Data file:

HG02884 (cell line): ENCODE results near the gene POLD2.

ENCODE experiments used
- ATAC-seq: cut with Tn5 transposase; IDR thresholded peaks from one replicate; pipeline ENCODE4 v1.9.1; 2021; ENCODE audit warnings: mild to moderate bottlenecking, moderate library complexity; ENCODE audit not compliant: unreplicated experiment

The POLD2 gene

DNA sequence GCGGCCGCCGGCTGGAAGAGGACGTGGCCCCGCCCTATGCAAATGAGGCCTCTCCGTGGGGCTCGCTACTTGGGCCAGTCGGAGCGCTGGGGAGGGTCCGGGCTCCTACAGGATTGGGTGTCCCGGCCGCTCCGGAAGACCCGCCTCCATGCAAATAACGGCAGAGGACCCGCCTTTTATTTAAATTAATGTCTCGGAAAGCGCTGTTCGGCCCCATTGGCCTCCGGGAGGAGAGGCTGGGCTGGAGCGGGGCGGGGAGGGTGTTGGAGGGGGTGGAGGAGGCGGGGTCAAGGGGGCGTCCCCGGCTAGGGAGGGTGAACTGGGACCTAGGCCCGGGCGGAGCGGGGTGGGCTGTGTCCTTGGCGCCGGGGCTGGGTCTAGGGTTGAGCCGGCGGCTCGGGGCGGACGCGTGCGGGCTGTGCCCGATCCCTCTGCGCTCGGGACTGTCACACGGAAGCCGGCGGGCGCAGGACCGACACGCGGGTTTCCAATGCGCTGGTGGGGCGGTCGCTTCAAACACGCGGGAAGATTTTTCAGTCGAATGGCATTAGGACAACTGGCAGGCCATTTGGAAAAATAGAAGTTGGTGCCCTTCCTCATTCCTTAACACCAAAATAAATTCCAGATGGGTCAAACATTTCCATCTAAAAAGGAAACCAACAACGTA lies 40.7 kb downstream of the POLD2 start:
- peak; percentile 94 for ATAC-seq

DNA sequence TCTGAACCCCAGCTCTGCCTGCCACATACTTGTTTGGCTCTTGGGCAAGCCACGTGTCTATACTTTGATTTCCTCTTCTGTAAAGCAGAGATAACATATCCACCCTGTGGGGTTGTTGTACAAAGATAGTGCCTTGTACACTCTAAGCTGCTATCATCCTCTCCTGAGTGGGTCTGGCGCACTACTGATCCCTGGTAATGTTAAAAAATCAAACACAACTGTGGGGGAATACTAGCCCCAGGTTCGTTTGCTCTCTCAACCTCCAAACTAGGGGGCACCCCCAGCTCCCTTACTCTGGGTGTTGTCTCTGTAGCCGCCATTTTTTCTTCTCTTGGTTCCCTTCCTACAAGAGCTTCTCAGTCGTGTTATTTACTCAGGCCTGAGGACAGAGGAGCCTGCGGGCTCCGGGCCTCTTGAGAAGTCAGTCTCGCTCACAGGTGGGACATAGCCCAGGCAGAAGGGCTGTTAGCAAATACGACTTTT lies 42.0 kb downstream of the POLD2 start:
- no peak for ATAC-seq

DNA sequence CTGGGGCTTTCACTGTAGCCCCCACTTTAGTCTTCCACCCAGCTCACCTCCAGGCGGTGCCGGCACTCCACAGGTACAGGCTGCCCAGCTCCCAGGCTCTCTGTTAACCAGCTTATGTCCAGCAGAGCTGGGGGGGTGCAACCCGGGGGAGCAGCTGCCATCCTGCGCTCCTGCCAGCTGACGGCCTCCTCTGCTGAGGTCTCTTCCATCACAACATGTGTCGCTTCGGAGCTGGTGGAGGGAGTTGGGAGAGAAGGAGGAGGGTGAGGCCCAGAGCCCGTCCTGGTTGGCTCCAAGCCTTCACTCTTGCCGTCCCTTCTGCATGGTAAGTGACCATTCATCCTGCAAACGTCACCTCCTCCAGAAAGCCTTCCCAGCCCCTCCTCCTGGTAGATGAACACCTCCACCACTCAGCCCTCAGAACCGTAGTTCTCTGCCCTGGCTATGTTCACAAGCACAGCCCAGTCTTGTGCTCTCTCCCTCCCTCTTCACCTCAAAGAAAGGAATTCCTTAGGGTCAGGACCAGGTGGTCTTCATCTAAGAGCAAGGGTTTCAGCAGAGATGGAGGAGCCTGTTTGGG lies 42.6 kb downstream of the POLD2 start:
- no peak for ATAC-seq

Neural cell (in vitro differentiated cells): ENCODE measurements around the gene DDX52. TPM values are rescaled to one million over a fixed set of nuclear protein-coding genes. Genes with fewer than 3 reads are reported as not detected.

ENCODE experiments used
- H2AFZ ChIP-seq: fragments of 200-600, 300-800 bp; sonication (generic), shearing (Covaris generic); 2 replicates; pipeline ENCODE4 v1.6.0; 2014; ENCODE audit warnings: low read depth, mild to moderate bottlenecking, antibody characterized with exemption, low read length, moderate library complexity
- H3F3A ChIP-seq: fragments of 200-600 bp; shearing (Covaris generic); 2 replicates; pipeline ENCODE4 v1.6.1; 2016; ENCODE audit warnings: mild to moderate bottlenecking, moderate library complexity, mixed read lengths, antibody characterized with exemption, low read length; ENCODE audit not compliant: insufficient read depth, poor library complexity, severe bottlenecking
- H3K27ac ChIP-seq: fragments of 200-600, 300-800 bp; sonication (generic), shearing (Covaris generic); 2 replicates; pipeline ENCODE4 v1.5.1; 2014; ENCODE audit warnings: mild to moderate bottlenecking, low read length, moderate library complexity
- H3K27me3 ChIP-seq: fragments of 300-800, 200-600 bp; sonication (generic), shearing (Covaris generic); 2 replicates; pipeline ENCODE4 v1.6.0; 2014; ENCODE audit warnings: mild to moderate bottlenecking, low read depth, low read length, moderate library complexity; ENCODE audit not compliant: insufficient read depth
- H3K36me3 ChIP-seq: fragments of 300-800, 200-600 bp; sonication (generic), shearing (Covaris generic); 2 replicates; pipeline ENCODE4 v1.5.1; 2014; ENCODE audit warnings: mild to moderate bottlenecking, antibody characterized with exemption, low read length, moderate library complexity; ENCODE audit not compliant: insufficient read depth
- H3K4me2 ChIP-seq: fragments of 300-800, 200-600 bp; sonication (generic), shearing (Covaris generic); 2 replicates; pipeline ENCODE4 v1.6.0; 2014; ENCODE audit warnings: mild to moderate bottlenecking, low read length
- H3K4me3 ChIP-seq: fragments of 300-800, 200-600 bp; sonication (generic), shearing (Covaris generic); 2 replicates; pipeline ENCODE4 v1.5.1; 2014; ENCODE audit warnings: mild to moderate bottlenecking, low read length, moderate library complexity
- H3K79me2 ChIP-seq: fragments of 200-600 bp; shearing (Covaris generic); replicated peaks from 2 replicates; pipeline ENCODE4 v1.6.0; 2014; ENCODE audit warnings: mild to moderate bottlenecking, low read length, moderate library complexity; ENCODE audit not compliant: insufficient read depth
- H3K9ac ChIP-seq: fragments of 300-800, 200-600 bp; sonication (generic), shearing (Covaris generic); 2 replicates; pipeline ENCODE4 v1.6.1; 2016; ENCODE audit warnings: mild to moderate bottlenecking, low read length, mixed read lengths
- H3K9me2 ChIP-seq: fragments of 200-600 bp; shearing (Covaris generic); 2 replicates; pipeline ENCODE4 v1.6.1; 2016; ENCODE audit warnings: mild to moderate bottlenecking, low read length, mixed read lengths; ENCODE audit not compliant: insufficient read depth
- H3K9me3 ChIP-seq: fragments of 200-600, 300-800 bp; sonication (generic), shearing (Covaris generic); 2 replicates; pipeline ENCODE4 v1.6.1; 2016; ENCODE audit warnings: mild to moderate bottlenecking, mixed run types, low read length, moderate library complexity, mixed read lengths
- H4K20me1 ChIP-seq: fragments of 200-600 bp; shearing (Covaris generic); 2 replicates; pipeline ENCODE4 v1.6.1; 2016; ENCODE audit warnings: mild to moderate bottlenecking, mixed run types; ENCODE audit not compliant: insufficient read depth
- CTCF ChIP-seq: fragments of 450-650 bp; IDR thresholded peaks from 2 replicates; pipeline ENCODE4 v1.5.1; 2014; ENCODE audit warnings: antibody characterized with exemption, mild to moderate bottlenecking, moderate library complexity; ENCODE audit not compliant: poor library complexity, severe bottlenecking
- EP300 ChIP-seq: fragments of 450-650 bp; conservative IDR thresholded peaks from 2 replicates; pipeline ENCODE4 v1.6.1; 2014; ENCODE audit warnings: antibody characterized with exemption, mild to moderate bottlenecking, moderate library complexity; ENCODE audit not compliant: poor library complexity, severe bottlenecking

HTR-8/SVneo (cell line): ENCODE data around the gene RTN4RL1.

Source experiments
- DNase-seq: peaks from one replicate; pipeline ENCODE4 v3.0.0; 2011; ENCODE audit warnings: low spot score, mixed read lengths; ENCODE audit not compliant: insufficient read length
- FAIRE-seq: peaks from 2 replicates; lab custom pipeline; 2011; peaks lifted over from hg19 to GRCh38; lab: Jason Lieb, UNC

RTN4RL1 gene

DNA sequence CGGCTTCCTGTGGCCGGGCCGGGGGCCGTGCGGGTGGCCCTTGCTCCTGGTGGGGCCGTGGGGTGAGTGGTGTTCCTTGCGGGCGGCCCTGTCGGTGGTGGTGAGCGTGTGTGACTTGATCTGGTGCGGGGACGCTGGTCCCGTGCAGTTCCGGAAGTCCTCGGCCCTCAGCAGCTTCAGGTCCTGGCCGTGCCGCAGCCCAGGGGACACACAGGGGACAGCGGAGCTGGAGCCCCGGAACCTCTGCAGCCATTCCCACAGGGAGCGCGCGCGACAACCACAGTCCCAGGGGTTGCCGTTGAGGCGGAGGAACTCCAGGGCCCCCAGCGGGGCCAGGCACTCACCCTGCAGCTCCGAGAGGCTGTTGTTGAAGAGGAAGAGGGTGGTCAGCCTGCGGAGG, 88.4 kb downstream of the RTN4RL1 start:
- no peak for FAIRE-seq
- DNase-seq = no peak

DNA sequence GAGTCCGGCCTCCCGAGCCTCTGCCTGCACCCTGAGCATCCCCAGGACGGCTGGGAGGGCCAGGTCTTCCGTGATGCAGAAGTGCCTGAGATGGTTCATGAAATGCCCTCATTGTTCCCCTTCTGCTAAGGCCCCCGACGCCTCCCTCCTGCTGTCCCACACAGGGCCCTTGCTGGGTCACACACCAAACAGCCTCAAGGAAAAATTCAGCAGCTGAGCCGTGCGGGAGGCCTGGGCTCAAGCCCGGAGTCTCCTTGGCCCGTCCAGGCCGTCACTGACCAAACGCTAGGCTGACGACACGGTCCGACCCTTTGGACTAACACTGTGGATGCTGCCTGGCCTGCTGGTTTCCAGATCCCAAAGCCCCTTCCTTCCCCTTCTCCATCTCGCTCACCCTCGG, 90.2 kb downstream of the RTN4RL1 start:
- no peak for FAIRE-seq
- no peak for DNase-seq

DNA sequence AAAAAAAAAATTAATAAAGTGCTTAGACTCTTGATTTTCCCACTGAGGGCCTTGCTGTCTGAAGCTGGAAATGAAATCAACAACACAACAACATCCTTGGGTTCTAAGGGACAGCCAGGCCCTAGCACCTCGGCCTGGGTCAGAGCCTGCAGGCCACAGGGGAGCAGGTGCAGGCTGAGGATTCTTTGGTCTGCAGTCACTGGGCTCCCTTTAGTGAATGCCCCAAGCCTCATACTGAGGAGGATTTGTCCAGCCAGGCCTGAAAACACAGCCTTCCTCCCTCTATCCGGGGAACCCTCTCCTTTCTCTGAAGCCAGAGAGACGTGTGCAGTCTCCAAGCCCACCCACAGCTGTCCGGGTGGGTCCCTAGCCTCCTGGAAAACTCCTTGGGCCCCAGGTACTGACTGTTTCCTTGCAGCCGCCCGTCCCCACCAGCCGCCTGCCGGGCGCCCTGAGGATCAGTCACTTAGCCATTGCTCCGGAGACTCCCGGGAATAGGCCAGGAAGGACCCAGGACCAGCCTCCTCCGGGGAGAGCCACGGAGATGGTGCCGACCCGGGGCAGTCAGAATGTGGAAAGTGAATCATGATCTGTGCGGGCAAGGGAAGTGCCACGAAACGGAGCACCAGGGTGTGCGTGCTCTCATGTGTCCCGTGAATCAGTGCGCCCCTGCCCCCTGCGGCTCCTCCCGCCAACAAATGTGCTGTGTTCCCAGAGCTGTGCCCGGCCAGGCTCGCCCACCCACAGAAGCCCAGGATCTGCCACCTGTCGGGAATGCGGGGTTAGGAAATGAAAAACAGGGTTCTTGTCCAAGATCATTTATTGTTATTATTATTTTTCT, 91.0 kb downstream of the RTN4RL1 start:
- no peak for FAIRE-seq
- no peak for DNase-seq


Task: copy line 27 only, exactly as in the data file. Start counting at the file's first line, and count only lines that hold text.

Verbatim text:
HTR-8/SVneo (cell line): ENCODE data around the gene RTN4RL1.